VMmark Public Beta Released

by Vitaly Popovich [Published on 13 April 2007 / Last Updated on 13 April 2007]


Announcement from VMware, posted by Bruce Herndon on April 12, 2007:

I am pleased to announce that the public beta release of VMmark is now available. It can be found at http://www.vmware.com/beta/vmmark/. Before I discuss this release, I'd like to thank all of the partners who gave us such valuable feedback throughout the VMmark technology preview and private beta program. They really helped us get it into shape for a wider audience. Those of you new to VMmark might want to check out the original benchmark design document at http://www.vmware.com/vmtn/resources/573. For the public beta release, VMmark has undergone some key changes from that original specification in order to simplify benchmark setup and execution. The most important changes are:

Distribution of virtual appliances for the Linux-based workloads. Our good friends at Novell have graciously agreed to allow us to redistribute SUSE SLES10 VMs for the database server, file server, and web server components of VMmark. Users will still need to do some simple setup and configuration. Otherwise, the servers are ready to go.

Distribution of an XML-based open-source benchmarking harness for STAF/STAX appropriate for choreographing multi-workload benchmarks.

Reduction of the memory footprint from 7GB per tile to 5GB per tile. As I related in an earlier blog entry, this change allows us to measure a wider range of systems, including 2-socket multi-core systems with limited DIMM slots.

Replacement of the database workload with SysBench running against MySQL. This change allows us to distribute a fully-configured database server VM to simplify the benchmark setup.

Bug fixes and workload adjustments.

A comprehensive benchmarking guide with step-by-step instructions for benchmark setup and execution.

VMmark is intended to measure performance in an enterprise consolidation scenario. More importantly, it is a benchmark for the entire virtualization platform. Appropriately configured CPU, memory, network

Announcement from VMware, posted by Bruce Herndon on April 12, 2007:

I am pleased to announce that the public beta release of VMmark is now available. It can be found at http://www.vmware.com/beta/vmmark/. Before I discuss this release, I'd like to thank all of the partners who gave us such valuable feedback throughout the VMmark technology preview and private beta program. They really helped us get it into shape for a wider audience. Those of you new to VMmark might want to check out the original benchmark design document at http://www.vmware.com/vmtn/resources/573. For the public beta release, VMmark has undergone some key changes from that original specification in order to simplify benchmark setup and execution. The most important changes are:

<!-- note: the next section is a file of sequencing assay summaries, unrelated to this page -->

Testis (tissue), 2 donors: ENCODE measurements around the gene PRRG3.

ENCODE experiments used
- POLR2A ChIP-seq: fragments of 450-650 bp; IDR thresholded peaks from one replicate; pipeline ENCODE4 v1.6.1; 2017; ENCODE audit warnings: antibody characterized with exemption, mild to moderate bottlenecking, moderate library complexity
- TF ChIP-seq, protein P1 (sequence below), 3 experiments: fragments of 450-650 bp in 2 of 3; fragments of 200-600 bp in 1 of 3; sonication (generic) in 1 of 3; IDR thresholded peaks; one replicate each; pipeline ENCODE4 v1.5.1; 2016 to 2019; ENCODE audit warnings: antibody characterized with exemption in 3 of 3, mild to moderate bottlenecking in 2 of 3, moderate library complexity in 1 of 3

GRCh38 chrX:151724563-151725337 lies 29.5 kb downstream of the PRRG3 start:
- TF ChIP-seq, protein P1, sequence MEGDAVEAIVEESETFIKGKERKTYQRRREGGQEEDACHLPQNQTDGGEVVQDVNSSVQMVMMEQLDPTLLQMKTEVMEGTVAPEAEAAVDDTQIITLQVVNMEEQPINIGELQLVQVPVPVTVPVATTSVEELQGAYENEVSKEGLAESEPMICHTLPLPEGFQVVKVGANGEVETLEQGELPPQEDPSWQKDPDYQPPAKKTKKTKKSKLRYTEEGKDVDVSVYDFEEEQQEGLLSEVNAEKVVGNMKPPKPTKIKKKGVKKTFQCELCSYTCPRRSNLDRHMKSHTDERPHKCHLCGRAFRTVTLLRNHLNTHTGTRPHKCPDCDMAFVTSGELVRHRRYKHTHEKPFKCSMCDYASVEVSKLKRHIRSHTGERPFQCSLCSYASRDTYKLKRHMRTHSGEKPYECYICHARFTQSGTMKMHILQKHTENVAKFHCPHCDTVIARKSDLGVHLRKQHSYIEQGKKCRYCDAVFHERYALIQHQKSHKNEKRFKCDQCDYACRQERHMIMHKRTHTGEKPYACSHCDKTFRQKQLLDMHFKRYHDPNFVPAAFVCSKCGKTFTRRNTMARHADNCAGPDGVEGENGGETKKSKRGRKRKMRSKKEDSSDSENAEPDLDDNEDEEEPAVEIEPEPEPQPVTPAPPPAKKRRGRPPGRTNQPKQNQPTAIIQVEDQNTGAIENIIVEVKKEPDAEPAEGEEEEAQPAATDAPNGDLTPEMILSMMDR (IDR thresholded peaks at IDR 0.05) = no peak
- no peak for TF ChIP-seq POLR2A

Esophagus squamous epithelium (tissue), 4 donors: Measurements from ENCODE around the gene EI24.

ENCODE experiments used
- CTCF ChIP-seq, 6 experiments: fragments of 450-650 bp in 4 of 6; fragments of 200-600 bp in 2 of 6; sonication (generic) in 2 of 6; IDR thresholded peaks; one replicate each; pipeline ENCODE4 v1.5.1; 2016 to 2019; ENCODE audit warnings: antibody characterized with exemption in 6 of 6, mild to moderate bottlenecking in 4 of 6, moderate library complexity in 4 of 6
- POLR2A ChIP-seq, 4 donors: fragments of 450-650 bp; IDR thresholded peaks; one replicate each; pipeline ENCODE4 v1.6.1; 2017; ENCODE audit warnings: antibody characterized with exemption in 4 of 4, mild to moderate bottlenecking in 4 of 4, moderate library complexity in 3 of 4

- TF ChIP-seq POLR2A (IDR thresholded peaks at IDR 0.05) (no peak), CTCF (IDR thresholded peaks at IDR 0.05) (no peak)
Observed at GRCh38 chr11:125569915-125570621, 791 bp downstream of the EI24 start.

• Distribution of virtual appliances for the Linux-based workloads. Our good friends at Novell have graciously agreed to allow us to redistribute SUSE SLES10 VMs for the database server, file server, and web server components of VMmark. Users will still need to do some simple setup and configuration. Otherwise, the servers are ready to go.

  • Distribution of an XML-based open-source benchmarking harness for STAF/STAX appropriate for choreographing multi-workload benchmarks.

  • Reduction of the memory footprint from 7GB per tile to 5GB per tile. As I related in an earlier blog entry, this change allows us to measure a wider range of systems, including 2-socket multi-core systems with limited DIMM slots.

  • Replacement of the database workload with SysBench running against MySQL. This change allows us to distribute a fully-configured database server VM to simplify the benchmark setup.

  • Bug fixes and workload adjustments.

  • A comprehensive benchmarking guide with step-by-step instructions for benchmark setup and execution.

VMmark is intended to measure performance in an enterprise consolidation scenario. More importantly, it is a benchmark for the entire virtualization platform. Appropriately configured CPU, memory, network, and storage are recommended. In its current form, it still requires some degree of effort to set up and run effectively. Users should have an MSDN subscription (or equivalent) in order to set up and run the Windows workloads. Licensed copies of SPECweb and SPECjbb are also required. I anticipate that the primary users of VMmark will be both vendors and power users wishing to characterize various virtualization platforms. Happy benchmarking!

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